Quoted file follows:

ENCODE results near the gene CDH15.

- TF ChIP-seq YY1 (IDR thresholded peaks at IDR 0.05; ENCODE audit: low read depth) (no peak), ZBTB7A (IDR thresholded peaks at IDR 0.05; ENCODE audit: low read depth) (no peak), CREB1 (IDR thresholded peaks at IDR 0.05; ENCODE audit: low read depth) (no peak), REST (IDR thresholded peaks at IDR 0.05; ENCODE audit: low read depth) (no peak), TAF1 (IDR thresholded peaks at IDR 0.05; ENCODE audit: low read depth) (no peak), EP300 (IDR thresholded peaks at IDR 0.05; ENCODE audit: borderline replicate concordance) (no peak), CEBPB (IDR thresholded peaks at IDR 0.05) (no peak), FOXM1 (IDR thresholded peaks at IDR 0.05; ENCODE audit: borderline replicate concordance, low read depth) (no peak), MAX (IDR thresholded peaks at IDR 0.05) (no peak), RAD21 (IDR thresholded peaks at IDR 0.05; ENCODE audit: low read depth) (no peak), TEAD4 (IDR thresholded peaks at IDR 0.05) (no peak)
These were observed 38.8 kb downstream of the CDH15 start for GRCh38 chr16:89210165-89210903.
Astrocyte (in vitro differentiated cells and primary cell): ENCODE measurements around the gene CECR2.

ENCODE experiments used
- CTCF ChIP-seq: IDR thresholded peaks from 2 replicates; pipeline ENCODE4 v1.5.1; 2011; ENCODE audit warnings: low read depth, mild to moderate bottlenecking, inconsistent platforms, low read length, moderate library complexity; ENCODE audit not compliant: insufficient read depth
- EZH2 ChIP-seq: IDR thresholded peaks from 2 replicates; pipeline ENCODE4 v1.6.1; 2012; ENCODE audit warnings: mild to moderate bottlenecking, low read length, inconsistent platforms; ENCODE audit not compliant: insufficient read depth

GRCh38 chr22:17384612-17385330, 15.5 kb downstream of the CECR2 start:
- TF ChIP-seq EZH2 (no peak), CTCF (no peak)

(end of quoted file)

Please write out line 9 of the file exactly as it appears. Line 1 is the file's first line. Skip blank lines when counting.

- TF ChIP-seq EZH2 (no peak), CTCF (no peak)